Hashimoto’s disease

This is an autoimmune disorder in which the body’s own immune system targets thyroid cells, destroying these cells and causing the thyroid gland to gradually slow down and produce less and less thyroid hormone over time. This hereditary condition is the most common cause of hypothyroidism in adults.

Subacute or viral thyroiditis

Subacute or viral thyroiditis or inflammation of the thyroid gland after a viral illness. This condition occurs regularly, sometimes in such a mild form that it is not recognized and is mistaken for the flu. Since it almost always heals naturally, there is no problem if it is not recognized.

Treatment for an overactive thyroid

Treatment for an overactive thyroid that involves radioactive iodine or surgical removal of part of the thyroid gland can lead to hypothyroidism.

Drug-induced hypothyroidism

Drug-induced hypothyroidism can occur as a result of the use of iodine-containing drugs.

Endemic hypothyroidism

Insufficient iodine in the diet, extremely rare in developed countries. Iodine is essential for the production of thyroid hormones.

Congenital hypothyroidism (CHT)

CHT is a congenital condition, in which in many cases there is an insufficient or absent development of the thyroid gland.

Pituitary gland / Source: Tefi/Shutterstock.com

Disorder of the pituitary gland or hypothalamus

A disorder of the pituitary gland or the hypothalamus, called secondary and tertiary hypothyroidism respectively. These conditions are rare. The pituitary gland and the hypothalamus play a direct and indirect role respectively in the functioning of the thyroid gland and therefore in the production of thyroid hormones. The pituitary gland secretes a thyroid-stimulating hormone (TSH). Insufficient production of this hormone can be caused by a tumor in the pituitary gland. The hypothalamus largely regulates the functioning of the pituitary gland. If this system becomes disrupted, this will have consequences for the functioning of the thyroid gland.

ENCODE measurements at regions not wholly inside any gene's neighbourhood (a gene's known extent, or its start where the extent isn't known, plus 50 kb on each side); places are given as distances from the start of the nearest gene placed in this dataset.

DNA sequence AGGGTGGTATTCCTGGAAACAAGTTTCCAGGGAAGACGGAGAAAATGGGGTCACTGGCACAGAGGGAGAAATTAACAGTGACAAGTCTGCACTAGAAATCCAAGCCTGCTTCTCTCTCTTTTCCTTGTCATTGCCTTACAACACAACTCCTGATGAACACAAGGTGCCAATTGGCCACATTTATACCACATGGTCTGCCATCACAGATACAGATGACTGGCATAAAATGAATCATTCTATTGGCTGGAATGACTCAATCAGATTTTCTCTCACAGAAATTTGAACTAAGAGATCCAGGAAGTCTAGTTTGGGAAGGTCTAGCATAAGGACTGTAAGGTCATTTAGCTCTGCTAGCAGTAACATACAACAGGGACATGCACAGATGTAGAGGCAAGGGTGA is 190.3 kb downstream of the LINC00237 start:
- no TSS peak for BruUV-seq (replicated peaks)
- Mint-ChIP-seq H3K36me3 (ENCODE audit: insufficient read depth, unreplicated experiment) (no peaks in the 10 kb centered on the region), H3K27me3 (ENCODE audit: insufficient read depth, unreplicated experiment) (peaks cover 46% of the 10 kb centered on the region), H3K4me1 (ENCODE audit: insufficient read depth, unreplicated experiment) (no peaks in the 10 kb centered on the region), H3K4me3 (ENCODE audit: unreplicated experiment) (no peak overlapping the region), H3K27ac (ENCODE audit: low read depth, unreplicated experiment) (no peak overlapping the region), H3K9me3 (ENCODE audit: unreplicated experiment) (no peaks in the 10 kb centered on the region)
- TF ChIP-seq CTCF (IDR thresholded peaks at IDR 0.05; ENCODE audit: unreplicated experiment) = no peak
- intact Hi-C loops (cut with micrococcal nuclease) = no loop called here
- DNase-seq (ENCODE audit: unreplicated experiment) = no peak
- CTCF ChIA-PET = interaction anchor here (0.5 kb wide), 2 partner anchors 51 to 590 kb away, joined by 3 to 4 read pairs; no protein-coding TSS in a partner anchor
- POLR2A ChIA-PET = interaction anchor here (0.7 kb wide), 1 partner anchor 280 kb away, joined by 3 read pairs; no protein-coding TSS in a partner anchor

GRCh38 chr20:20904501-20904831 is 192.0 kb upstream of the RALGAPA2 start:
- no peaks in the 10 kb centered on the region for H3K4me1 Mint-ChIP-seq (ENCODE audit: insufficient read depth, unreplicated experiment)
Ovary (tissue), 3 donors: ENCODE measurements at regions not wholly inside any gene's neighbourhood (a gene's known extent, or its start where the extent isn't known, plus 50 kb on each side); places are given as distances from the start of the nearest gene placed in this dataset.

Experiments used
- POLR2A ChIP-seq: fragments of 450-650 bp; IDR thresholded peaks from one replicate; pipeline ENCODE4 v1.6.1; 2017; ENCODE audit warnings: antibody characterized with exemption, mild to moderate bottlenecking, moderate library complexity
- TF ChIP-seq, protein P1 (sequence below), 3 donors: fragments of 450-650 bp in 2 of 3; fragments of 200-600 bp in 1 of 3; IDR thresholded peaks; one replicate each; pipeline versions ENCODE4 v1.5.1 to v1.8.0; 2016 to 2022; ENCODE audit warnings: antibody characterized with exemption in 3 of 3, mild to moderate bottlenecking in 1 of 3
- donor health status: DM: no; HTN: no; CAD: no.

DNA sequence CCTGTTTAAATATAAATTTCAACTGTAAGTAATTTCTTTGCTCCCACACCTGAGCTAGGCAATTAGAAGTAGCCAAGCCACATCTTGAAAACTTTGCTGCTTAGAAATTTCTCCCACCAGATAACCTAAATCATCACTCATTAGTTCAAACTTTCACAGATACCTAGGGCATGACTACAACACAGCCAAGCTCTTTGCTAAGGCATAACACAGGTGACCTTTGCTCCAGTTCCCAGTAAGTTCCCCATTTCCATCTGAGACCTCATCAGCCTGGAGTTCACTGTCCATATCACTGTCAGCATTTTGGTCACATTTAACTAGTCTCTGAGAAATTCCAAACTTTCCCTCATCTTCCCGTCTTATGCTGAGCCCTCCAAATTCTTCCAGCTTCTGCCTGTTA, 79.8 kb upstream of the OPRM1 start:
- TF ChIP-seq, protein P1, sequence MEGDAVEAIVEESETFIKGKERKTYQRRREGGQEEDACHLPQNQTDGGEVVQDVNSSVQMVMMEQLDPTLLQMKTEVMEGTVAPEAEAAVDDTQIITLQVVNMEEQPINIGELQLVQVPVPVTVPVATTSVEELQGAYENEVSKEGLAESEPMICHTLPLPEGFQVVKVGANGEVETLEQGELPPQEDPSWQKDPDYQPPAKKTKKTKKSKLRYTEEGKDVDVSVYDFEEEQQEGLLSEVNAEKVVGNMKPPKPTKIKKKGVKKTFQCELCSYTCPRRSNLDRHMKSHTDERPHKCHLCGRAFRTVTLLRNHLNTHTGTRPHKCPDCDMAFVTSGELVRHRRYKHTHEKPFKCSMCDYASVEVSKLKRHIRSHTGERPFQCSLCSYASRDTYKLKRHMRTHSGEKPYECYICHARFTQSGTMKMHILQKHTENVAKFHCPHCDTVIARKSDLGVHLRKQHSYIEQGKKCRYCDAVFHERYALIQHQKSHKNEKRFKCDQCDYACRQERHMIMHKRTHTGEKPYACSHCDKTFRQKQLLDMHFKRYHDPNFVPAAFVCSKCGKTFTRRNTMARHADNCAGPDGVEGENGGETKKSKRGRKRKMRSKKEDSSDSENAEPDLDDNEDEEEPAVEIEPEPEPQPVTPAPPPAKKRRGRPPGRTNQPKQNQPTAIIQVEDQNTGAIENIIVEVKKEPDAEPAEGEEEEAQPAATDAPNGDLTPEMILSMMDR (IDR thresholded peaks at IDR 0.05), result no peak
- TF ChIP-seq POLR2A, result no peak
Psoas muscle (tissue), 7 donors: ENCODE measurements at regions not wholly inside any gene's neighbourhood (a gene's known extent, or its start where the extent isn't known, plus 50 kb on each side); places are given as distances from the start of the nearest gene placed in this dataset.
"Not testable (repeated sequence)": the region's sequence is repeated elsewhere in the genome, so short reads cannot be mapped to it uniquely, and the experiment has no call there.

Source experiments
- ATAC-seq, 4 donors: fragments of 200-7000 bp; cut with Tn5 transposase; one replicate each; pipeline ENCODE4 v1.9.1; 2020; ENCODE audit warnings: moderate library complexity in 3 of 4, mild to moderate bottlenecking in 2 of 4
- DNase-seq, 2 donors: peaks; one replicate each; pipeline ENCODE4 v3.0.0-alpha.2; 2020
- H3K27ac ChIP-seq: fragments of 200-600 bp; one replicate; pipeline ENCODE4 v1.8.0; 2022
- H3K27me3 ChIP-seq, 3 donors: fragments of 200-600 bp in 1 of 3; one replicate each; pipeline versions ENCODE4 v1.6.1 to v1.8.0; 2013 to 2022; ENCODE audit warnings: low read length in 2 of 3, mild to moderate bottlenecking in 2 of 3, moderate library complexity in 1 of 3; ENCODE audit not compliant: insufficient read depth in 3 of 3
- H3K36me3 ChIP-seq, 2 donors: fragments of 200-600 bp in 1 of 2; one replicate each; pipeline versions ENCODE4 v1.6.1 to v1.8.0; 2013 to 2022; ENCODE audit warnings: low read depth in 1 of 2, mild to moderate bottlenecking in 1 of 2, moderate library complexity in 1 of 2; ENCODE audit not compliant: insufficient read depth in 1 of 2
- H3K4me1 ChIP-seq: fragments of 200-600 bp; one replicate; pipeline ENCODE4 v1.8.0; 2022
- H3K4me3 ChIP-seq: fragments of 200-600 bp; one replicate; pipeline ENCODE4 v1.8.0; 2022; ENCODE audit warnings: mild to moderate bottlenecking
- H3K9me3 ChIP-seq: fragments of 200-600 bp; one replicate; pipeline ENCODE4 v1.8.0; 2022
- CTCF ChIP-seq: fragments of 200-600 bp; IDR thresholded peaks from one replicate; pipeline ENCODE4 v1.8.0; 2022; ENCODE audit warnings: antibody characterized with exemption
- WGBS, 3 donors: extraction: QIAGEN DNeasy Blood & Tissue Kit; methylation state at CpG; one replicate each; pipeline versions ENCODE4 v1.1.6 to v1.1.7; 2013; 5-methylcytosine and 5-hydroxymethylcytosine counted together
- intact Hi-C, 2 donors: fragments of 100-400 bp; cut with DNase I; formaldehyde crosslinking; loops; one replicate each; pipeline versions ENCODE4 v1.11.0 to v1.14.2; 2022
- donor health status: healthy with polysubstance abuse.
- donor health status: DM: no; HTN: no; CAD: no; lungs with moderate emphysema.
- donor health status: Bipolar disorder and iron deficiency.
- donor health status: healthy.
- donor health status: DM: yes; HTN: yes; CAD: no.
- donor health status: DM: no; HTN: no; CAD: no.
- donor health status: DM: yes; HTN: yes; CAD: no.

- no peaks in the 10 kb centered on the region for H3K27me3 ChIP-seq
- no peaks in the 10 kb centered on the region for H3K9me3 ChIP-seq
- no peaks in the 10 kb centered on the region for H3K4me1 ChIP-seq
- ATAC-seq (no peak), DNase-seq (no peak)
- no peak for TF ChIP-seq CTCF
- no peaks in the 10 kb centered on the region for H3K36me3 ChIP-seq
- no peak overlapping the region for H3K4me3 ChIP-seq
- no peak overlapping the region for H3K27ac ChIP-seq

Maternal hypothyroidism

Some women do not produce enough extra thyroid hormone during pregnancy. This is called ‘maternal hypothyroidism’. In that case, the pregnant woman must take extra thyroid hormone (tablets with levothyroxine).

Postpartum thyroiditis

This indicates a temporary or permanent thyroid dysfunction that occurs in the first year after childbirth and is caused by destructive autoimmune thyroiditis.

Who is at risk of developing hypothyroidism?

Women, especially older women, are more likely to develop hypothyroidism than men. You’re also more likely to develop hypothyroidism if you have a close family member with an autoimmune disease. Other risk factors include:

  • Ethnic origin (European or Asian);
  • Age (the older, the more likely);
  • Having premature gray hair;
  • Autoimmune diseases such as type 1 diabetes, multiple sclerosis (MS), rheumatoid arthritis, celiac disease, Addison’s disease, pernicious anemia, or vitiligo;
  • Bipolar disorder;
  • Down syndrome; and
  • Turner syndrome, a chromosomal abnormality.